ENGLISH TRAITS

第30章

The english race are reputed morose. I do not know that they have sadder brows than their neighbors of northern climates. They are sad by comparison with the singing and dancing nations: not sadder, but slow and staid, as finding their joys at home. They, too, believe that where there is no enjoyment of life, there can be no vigor and art in speech or thought: that your merry heart goes all the way, your sad one tires in a mile. This trait of gloom has been fixed on them by French travellers, who, from Froissart, Voltaire, Le Sage, Mirabeau, down to the lively journalists of the _feuilletons_, have spent their wit on the solemnity of their neighbors. The French say, gay conversation is unknown in their island. The Englishman finds no relief from reflection, except in reflection. When he wishes for amusement, he goes to work. His hilarity is like an attack of fever. Religion, the theatre, and the reading the books of his country, all feed and increase his natural melancholy. The police does not interfere with public diversions. It thinks itself bound in duty to respect the pleasures and rare gayety of this inconsolable nation; and their well-known courage is entirely attributable to their disgust of life.

I suppose, their gravity of demeanor and their few words have obtained this reputation. As compared with the Americans, I think them cheerful and contented. Young people, in this country, are much more prone to melancholy. The English have a mild aspect, and a ringing cheerful voice. They are large-natured, and not so easily amused as the southerners, and are among them as grown people among children, requiring war, or trade, or engineering, or science, instead of frivolous games. They are proud and private, and, even if disposed to recreation, will avoid an open garden. They sported sadly; _ils s'amusaient tristement, selon la coutume de leur pays_, said Froissart; and, I suppose, never nation built their party-walls so thick, or their garden-fences so high. Meat and wine produce no effect on them: they are just as cold, quiet, and composed, at the end, as at the beginning of dinner.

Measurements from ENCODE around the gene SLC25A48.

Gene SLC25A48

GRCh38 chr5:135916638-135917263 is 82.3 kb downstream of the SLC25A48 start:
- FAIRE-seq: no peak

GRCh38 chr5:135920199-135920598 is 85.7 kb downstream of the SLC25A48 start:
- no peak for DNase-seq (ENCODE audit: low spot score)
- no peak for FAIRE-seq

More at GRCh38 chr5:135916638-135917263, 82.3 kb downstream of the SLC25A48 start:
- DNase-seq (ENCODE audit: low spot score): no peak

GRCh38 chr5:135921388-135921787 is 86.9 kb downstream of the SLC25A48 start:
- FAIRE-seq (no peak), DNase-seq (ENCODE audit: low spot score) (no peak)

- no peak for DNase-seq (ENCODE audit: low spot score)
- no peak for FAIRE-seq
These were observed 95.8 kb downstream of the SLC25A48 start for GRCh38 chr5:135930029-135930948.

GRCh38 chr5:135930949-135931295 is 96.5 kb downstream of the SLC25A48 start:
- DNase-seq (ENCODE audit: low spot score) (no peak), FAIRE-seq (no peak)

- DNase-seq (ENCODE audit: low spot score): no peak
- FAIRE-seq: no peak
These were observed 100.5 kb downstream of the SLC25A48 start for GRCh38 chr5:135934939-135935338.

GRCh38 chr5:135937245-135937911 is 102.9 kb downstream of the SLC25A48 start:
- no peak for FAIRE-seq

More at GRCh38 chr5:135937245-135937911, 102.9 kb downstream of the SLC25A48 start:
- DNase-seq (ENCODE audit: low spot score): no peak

The reputation of taciturnity they have enjoyed for six or seven hundred years; and a kind of pride in bad public speaking is noted in the House of Commons, as if they were willing to show that they did not live by their tongues, or thought they spoke well enough if they had the tone of gentlemen. In mixed company, they shut their mouths. A Yorkshire mill-owner told me, he had ridden more than once all the way from London to Leeds, in the first-class carriage, with the same persons, and no word exchanged. The club-houses were established to cultivate social habits, and it is rare that more than two eat together, and oftenest one eats alone. Was it then a stroke of humor in the serious Swedenborg, or was it only his pitiless logic, that made him shut up the English souls in a heaven by themselves?

They are contradictorily described as sour, splenetic, and stubborn, -- and as mild, sweet, and sensible. The truth is, they have great range and variety of character. Commerce sends abroad multitudes of different classes. The choleric Welshman, the fervid Scot, the bilious resident in the East or West Indies, are wide of the perfect behavior of the educated and dignified man of family. So is the burly farmer; so is the country 'squire, with his narrow and violent life. In every inn, is the Commercial-Room, in which `travellers,' or bagmen who carry patterns, and solicit orders, for the manufacturers, are wont to be entertained. It easily happens that this class should characterize England to the foreigner, who meets them on the road, and at every public house, whilst the gentry avoid the taverns, or seclude themselves whilst in them.

But these classes are the right English stock, and may fairly show the national qualities, before yet art and education have dealt with them. They are good lovers, good haters, slow but obstinate admirers, and, in all things, very much steeped in their temperament, like men hardly awaked from deep sleep, which they enjoy. Their habits and instincts cleave to nature. They are of the earth, earthy; and of the sea, as the sea-kinds, attached to it for what it yields them, and not from any sentiment. They are full of coarse strength, rude exercise, butcher's meat, and sound sleep; and suspect any poetic insinuation or any hint for the conduct of life which reflects on this animal existence, as if somebody were fumbling at the umbilical cord and might stop their supplies. They doubt a man's sound judgment, if he does not eat with appetite, and shake their heads if he is particularly chaste. Take them as they come, you shall find in the common people a surly indifference, sometimes gruffness and ill temper; and, in minds of more power, magazines of inexhaustible war, challenging "The ruggedest hour that time and spite dare bring To frown upon the enraged Northumberland."They are headstrong believers and defenders of their opinion, and not less resolute in maintaining their whim and perversity.

Hezekiah Woodward wrote a book against the Lord's Prayer. And one can believe that Burton the Anatomist of Melancholy, having predicted from the stars the hour of his death, slipped the knot himself round his own neck, not to falsify his horoscope.

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